Earlier this month, I gave a talk at Frontend Conf in Zurich about developing and using empathy in the design process. In writing the talk, I came all sorts of wonderful stories of people designing prototypes to allow them to simulate the experience of another person, from Patricia Moore to St Francis of Assisi.

This story, about an entrepreneur in India, is one of my favourites.

Arunachalam Muruga grew up in poverty in Tamil Nadu, in the south of India. At the age of fourteen, he dropped out of school to support his family when his dad died. He went on to have an arranged marriage. One day, early into that marriage, he was shocked to find that his wife was hiding something from him: a pile of dirty rags she used to deal with her menstrual period.

He asked her why she didn’t just use pads. She told him that if she did that, she wouldn’t be able to afford to buy milk for their family.

And this isn’t an uncommon situation in India: a 2011 study found that only 12% of women across India use pads. In rural areas, that number tended to be much lower. Women used whatever they could get their hands on: often rags, but also sand, sawdust, leaves, ash. Using rags would be fine, except the social stigma associated with menstruation in India means that women hide their rags when they’re cleaning them, rather than putting them to dry in the sun, and so they don’t get properly disinfected. As a result, 70% of reproductive diseases in India are caused by poor hygiene, and one in four girls in India drop out of school—for good—when she begins menstruation.

Suffice to say, it’s a real problem.

Muruga wanted to solve that problem. And, let’s be honest, he wanted to impress his new wife while he was at it. He thought, since pads were sold at forty times the price of the raw materials, he could make his own, cheaper.

Now, making them wasn’t so hard. But it turned out that testing them was a bit of a pain. His wife was only available for testing once a month, which didn’t really offer Muruga the speedy turnaround he was aiming for. The social stigma against menstruation meant that he struggled to recruit women from his own community. And there were a few biological hurdles that prevented him from testing on himself.

So he improvised: he took a football bladder, filled it with goat blood, attached it to his hip and ran a tube between the bladder and his undies. Every time pressed on the bladder, blood would gush out. And he wore this thing all over town—whilst riding his bike, whilst running errands—in order to simulate menstruation and live the experience that women live.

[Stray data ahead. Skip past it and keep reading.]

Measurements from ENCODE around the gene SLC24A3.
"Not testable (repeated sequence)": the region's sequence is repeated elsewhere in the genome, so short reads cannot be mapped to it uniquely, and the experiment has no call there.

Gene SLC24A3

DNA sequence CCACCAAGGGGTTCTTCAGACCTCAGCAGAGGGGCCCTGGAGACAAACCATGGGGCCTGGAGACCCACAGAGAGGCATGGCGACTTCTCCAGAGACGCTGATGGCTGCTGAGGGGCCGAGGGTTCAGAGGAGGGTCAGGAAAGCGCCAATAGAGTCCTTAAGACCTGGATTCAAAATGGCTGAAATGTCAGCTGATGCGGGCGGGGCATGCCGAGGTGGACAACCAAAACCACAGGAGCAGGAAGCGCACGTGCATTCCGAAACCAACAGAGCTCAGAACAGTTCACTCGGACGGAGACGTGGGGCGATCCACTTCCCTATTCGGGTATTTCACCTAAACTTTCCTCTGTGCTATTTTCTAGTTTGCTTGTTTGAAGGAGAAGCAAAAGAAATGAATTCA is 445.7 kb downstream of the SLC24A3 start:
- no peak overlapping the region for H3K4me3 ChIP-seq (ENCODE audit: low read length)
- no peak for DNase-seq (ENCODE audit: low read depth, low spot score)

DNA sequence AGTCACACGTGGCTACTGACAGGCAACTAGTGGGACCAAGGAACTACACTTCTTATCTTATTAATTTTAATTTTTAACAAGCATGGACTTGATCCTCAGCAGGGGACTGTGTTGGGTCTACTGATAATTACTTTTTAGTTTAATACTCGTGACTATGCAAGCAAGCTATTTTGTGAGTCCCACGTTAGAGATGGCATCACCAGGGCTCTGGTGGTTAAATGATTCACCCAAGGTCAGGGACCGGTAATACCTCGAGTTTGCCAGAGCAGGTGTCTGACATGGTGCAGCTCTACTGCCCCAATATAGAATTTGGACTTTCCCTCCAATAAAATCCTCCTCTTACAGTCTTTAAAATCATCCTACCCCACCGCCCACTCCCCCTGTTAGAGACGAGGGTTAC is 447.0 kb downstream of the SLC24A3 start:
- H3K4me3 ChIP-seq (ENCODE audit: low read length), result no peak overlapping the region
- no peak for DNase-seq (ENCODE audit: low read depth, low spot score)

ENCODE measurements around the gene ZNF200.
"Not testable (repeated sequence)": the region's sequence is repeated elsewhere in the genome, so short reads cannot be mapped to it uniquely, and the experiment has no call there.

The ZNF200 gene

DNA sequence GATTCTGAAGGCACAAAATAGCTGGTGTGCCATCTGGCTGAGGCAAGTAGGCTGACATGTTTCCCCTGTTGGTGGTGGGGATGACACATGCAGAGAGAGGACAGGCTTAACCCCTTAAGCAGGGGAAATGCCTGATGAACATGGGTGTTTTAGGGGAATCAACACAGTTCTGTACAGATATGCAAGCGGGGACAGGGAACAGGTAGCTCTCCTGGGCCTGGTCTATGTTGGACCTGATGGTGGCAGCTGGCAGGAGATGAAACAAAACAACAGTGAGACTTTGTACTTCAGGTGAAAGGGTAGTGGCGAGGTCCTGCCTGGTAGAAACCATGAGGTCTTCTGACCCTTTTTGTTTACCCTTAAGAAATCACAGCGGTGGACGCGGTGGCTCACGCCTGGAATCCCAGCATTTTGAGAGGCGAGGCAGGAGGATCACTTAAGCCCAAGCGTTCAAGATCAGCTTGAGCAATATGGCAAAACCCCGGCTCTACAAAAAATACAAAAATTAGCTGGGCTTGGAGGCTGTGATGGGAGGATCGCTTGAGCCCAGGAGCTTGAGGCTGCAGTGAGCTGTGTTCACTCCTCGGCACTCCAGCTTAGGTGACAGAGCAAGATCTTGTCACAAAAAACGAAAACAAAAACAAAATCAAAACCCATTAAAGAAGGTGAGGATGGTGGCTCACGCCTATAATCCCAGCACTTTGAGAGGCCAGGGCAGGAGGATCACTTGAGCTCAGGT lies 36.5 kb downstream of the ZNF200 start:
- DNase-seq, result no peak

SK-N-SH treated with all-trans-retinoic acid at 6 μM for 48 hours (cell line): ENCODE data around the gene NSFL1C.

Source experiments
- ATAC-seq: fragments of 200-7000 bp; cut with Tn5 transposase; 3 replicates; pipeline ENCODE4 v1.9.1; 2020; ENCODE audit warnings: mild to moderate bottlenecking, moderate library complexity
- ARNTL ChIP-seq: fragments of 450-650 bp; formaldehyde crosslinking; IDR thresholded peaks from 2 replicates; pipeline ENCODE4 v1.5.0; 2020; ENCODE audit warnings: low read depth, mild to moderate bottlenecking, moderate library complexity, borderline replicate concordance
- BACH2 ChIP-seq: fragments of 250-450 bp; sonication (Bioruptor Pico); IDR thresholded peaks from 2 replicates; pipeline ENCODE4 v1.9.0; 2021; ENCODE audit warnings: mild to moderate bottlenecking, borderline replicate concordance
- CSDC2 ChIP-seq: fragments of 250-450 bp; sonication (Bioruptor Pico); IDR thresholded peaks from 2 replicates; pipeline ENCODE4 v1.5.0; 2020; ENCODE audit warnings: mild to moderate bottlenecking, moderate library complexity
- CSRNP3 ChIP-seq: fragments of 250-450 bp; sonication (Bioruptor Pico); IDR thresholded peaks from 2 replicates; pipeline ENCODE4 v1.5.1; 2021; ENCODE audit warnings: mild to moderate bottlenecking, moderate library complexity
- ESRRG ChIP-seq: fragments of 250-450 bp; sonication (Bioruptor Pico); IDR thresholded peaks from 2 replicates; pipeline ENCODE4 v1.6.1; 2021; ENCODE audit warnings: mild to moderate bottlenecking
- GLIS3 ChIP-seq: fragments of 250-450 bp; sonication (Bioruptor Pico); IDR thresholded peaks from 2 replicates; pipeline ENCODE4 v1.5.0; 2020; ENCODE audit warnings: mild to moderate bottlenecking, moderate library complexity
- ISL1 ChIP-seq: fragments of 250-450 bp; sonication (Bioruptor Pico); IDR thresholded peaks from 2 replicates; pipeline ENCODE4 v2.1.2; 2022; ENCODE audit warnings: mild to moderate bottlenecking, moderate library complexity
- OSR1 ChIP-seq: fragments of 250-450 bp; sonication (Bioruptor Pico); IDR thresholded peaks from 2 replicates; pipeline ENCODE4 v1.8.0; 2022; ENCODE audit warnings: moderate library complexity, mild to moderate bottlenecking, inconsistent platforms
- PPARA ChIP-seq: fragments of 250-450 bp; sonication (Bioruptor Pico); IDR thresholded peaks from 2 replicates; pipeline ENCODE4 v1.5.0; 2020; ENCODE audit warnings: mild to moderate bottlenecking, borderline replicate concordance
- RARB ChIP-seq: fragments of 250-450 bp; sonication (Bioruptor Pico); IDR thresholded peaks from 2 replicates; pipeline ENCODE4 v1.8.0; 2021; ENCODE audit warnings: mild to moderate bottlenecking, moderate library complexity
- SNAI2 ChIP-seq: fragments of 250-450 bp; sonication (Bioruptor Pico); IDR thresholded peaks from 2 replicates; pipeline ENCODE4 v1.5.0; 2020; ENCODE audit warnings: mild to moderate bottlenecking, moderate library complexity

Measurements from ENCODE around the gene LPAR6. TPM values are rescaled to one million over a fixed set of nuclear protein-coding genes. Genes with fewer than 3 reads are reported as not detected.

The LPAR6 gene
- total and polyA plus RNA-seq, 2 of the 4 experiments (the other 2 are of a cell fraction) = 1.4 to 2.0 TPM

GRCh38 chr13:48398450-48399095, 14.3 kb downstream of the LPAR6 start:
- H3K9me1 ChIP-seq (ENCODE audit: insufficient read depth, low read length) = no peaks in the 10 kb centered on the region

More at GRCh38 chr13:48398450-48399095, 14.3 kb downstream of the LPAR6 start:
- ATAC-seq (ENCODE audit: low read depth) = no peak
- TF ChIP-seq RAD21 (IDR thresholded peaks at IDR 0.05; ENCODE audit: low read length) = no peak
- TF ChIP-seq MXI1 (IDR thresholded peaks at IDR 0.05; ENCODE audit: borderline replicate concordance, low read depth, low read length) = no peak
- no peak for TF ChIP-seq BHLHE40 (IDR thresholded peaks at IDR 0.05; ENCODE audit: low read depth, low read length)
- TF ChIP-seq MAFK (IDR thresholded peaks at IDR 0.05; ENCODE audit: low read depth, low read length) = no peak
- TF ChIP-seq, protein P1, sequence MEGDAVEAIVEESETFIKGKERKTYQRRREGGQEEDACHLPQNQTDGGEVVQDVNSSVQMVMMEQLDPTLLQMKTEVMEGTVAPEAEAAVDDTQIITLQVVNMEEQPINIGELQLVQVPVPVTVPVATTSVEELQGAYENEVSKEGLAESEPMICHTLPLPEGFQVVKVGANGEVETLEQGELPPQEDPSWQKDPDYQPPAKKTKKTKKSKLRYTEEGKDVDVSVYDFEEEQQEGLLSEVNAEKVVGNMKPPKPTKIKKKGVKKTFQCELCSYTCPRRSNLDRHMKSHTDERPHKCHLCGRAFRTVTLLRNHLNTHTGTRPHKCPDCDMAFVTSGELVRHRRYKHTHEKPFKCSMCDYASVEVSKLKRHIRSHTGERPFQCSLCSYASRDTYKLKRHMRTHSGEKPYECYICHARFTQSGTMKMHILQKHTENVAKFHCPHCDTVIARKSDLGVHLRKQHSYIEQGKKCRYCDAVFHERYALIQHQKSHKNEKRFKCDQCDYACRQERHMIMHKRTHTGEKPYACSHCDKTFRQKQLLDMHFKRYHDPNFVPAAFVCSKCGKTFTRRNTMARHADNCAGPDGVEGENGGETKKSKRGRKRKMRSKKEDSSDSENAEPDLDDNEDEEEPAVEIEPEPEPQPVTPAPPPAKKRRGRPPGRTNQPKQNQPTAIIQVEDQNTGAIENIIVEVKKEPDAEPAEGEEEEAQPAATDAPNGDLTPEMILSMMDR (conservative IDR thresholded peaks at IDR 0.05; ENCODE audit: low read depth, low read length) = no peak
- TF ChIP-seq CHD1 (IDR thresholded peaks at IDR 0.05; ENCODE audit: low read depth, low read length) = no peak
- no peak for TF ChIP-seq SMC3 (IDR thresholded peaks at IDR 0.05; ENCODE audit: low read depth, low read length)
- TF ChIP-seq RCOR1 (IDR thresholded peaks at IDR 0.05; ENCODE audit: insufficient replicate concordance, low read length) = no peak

You may no be surprised to hear that this didn’t make him super popular: the smell wasn’t great, his clothing was often blood-stained, and people thought he was a pervert, or that he had a sexual disease. His wife left him, his mum moved out, and eventually the town got fed up and told him to leave, or they’d string him up from a tree in order to exorcise his demons.

So things weren’t great, but he persisted. And years later, after some time testing and researching, he’d managed to create a manual machine that didn’t cost much and allowed women in rural areas to cheaply manufacture their own pads. Slowly, he started to introduce his machine to the poorest communities in India. There are now 1300 of Muruga’s machines across the country. He’s also exported to seventeen other developing countries.

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In 2014 TIME magazine named him one of the most 100 influential people in the world. In 2016, he won a Padma Shri, the fourth highest civilian award India. He’s given a TED talk. There’s a documentary film (Menstrual Man) and a Bollywood film (Padman) about him. His wife returned to him, and they live a comfortable life where they can afford to buy both pads and milk.

All in all, pretty successful for a dropout who used to wander around town, dripping goat blood everywhere. And outside of all that, he’s made a huge difference in the lives of millions women across India—by empowering them to run their own businesses, by giving them access to improved hygiene and convenience, and by making it easier for them to do fancy things like “stay in school” and “not die of a preventable disease.”

We don’t need to start a revolution (necessarily). We don’t really even need to care about accessibility, or diversity, or other human beings, or any of those things. See, approaching projects with empathy will make the world a better place, but it’ll also make it better for you: when the sun is too bright and you can’t see your phone, or when you’ve broken a leg and can’t get around, or when you’re twenty years older and can’t read tiny type.

So travel. Read. Talk to people. Ask questions. Pay attention. Experience as much of the world as you can, from as many different perspectives as possible. And start every project by walking a mile or two in someone else’s shoes.

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If you’d like to learn more about how to apply an empathetic approach in your design practise, and you can find links & resources, plus a video if you’re feeling really brave, on my website.

Posted by sarah semark

Sarah is a designer who codes. She likes building things and fixing things, and believes that good criticism is vital to making the things you love better. She is most likely to be found working in an airport, cursing at her screen and making odd faces.